1. Introduce each others roles in the classroom as equal but different. For example, the general education teacher is introduced as the content area specialist and the special education teacher is introduced as the learning strategies specialist. Other co-teaching teams choose to not identify role differences and simply introduce themselves as “the teachers” of the class.
2. Gain an understanding of personality styles. This knowledge can change your life as well as improve all your collaborative relationships. Co-teaching is like an arranged marriage. How you deal with your colleague’s personality can make or break the relationship.
3. Plan daily lessons, activities, tests, assignments, etc. in collaboration with each other.
4. As much as possible, make sure the entire team is working together, including the teacher, co-teacher, paraprofessional, parents, and students.
5. Work with each other to effectively implement adaptations, modifications, and accommodations required by the IEP without reducing content.
6. Collaborate with each other to develop a discipline policy and determine the roles you will play when discipline is necessary.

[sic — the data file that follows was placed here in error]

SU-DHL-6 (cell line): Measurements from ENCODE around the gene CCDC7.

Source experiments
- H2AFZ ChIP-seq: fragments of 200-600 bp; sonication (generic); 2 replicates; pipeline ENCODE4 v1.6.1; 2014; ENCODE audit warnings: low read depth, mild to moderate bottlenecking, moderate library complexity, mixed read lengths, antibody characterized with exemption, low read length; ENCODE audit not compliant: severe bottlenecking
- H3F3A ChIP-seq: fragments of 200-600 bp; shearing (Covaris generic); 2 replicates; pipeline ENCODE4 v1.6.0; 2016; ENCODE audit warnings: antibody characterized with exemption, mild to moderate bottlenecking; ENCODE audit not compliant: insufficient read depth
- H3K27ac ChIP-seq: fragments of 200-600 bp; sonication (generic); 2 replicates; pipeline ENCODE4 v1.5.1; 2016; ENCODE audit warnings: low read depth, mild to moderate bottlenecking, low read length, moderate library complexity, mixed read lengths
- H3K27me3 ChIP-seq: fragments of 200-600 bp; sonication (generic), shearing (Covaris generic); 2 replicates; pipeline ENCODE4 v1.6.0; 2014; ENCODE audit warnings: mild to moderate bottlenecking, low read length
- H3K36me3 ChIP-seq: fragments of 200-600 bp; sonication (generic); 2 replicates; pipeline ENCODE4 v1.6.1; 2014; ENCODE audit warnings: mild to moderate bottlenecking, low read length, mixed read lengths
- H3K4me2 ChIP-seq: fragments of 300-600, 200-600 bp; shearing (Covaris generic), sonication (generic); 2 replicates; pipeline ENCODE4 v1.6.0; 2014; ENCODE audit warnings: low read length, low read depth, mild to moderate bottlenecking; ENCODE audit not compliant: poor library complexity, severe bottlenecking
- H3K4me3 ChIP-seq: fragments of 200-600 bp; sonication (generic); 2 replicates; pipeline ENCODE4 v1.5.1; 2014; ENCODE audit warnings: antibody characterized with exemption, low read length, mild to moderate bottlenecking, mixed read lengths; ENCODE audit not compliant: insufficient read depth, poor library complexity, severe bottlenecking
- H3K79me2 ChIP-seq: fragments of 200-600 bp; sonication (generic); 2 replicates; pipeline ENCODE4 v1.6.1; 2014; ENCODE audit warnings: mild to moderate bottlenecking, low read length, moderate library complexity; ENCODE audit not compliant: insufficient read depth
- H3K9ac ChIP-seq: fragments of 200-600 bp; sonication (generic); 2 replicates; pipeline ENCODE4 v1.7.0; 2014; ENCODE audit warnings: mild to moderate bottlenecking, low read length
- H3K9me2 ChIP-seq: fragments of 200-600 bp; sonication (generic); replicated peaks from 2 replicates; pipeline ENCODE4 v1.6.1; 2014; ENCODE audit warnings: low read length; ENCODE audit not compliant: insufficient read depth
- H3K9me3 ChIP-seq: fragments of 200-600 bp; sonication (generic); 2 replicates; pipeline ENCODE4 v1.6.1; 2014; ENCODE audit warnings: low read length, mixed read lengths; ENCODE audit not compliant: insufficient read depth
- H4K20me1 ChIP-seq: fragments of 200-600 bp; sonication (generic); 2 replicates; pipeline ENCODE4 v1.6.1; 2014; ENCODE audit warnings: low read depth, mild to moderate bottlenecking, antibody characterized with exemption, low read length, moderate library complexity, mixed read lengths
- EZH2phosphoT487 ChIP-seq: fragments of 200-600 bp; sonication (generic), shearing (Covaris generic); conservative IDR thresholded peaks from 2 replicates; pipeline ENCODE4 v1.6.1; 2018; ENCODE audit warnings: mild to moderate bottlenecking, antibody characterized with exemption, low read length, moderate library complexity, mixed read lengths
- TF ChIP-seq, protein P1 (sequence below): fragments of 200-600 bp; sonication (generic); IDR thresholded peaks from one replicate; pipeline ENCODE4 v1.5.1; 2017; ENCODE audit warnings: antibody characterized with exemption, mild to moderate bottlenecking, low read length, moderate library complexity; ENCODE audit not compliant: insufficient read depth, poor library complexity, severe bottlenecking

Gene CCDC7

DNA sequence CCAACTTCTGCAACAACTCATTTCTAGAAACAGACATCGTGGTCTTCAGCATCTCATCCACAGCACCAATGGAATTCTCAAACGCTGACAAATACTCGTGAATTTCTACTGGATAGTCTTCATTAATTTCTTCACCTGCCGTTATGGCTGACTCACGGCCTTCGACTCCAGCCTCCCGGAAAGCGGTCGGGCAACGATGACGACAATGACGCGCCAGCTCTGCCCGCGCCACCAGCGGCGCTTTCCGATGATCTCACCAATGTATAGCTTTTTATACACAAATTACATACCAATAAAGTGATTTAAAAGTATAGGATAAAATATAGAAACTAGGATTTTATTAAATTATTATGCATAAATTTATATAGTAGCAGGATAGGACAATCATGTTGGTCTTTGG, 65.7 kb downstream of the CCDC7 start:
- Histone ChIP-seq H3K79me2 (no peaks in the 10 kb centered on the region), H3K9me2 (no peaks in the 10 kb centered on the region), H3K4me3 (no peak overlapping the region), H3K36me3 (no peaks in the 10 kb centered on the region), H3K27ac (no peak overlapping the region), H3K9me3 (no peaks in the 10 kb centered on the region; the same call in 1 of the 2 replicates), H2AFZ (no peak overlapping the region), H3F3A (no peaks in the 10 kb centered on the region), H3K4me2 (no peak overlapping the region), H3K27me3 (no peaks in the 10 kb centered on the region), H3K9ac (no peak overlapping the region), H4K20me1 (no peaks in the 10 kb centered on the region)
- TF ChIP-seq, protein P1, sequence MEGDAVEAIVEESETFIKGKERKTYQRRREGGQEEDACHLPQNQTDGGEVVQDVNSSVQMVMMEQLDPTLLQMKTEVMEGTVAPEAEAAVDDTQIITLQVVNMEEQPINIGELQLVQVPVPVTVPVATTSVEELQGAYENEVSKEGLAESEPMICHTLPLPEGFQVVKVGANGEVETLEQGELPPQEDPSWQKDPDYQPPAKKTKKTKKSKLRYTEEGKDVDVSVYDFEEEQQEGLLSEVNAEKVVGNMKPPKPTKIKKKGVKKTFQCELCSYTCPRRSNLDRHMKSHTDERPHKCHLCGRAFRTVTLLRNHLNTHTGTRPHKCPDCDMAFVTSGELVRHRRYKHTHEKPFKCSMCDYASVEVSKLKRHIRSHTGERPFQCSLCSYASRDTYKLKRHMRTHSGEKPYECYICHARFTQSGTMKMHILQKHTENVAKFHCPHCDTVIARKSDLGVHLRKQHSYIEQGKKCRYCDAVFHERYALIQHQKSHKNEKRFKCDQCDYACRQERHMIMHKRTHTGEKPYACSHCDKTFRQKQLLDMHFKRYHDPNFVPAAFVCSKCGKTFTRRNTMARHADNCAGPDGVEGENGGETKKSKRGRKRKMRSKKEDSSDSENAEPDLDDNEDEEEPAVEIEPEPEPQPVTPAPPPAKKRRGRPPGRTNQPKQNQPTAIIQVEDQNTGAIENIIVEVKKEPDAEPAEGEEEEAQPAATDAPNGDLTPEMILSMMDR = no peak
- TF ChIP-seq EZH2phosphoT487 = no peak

7. Make sure both teacher and co-teacher work with all students on an individual and group basis.
8. Teach, and re-teach, specific learning skills to students that need them. Reinforce alternative learning techniques.
9. Prep time is minimal and precious, and is not always the same for both co-teachers. Therefore, share as much information beforehand as possible through your school’s teacher mailboxes or email so your planning time can be used with maximum benefit.
10. Partner with colleges and universities to have students who are studying to be teachers present activities, provide demonstrations, review with games, and help with test prep to free up time for co-teachers to plan. Teachers will need to plan in the room because of liability issues; however it’s a viable option when planning time is scarce.
11. Use email and Microsoft Word’s “Insert Comments” and “Track Changes” (under “Tools”) features to collaborate on accommodations and adaptations.
12. Be flexible, identify and focus on each co-teacher’s strengths, adopt a “They are ALL my students” attitude, and consider the impact of personality, gender, and culture differences on your relationship with your co-teacher.
For more information on co-teaching and co-teaching models, see Susan Fitzell’s book, Co-teaching and Collaboration in the Classroom. Available in both print and electronic versions!
We also offer a Professional Development Kit for Co-teachers, with a Graduate Credit Option!
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